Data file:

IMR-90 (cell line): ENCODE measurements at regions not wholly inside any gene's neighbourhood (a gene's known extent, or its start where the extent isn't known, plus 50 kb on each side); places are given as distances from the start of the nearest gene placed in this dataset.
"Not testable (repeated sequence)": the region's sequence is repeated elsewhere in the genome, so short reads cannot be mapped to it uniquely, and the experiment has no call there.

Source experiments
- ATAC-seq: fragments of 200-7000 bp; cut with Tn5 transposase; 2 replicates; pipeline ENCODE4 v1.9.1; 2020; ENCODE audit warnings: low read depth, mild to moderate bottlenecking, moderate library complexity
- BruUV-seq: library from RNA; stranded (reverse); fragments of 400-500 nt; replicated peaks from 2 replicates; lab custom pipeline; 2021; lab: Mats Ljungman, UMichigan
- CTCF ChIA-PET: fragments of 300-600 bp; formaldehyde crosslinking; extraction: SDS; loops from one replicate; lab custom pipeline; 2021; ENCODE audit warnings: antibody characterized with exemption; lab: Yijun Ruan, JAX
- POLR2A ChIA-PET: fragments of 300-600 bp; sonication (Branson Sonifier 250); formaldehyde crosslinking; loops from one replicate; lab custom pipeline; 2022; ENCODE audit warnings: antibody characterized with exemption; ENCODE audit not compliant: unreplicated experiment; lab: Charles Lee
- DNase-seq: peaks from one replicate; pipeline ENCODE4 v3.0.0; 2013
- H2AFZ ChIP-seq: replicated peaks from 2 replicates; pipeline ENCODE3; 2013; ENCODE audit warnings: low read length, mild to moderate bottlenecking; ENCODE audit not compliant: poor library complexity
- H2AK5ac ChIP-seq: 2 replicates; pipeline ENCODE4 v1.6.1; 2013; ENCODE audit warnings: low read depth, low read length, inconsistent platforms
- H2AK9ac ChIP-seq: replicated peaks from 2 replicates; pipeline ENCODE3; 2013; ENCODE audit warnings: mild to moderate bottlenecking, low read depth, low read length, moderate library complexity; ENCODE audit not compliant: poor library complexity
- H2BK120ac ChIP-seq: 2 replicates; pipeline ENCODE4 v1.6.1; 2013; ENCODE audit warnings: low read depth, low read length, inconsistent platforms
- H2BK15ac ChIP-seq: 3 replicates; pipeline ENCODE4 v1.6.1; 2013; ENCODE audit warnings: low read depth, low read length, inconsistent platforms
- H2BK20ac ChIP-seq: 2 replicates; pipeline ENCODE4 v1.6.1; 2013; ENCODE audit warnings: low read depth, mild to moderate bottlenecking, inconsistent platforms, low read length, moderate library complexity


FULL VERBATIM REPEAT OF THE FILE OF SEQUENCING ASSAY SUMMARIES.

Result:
IMR-90 (cell line): ENCODE measurements at regions not wholly inside any gene's neighbourhood (a gene's known extent, or its start where the extent isn't known, plus 50 kb on each side); places are given as distances from the start of the nearest gene placed in this dataset.
"Not testable (repeated sequence)": the region's sequence is repeated elsewhere in the genome, so short reads cannot be mapped to it uniquely, and the experiment has no call there.

Source experiments
- ATAC-seq: fragments of 200-7000 bp; cut with Tn5 transposase; 2 replicates; pipeline ENCODE4 v1.9.1; 2020; ENCODE audit warnings: low read depth, mild to moderate bottlenecking, moderate library complexity
- BruUV-seq: library from RNA; stranded (reverse); fragments of 400-500 nt; replicated peaks from 2 replicates; lab custom pipeline; 2021; lab: Mats Ljungman, UMichigan
- CTCF ChIA-PET: fragments of 300-600 bp; formaldehyde crosslinking; extraction: SDS; loops from one replicate; lab custom pipeline; 2021; ENCODE audit warnings: antibody characterized with exemption; lab: Yijun Ruan, JAX
- POLR2A ChIA-PET: fragments of 300-600 bp; sonication (Branson Sonifier 250); formaldehyde crosslinking; loops from one replicate; lab custom pipeline; 2022; ENCODE audit warnings: antibody characterized with exemption; ENCODE audit not compliant: unreplicated experiment; lab: Charles Lee
- DNase-seq: peaks from one replicate; pipeline ENCODE4 v3.0.0; 2013
- H2AFZ ChIP-seq: replicated peaks from 2 replicates; pipeline ENCODE3; 2013; ENCODE audit warnings: low read length, mild to moderate bottlenecking; ENCODE audit not compliant: poor library complexity
- H2AK5ac ChIP-seq: 2 replicates; pipeline ENCODE4 v1.6.1; 2013; ENCODE audit warnings: low read depth, low read length, inconsistent platforms
- H2AK9ac ChIP-seq: replicated peaks from 2 replicates; pipeline ENCODE3; 2013; ENCODE audit warnings: mild to moderate bottlenecking, low read depth, low read length, moderate library complexity; ENCODE audit not compliant: poor library complexity
- H2BK120ac ChIP-seq: 2 replicates; pipeline ENCODE4 v1.6.1; 2013; ENCODE audit warnings: low read depth, low read length, inconsistent platforms
- H2BK15ac ChIP-seq: 3 replicates; pipeline ENCODE4 v1.6.1; 2013; ENCODE audit warnings: low read depth, low read length, inconsistent platforms
- H2BK20ac ChIP-seq: 2 replicates; pipeline ENCODE4 v1.6.1; 2013; ENCODE audit warnings: low read depth, mild to moderate bottlenecking, inconsistent platforms, low read length, moderate library complexity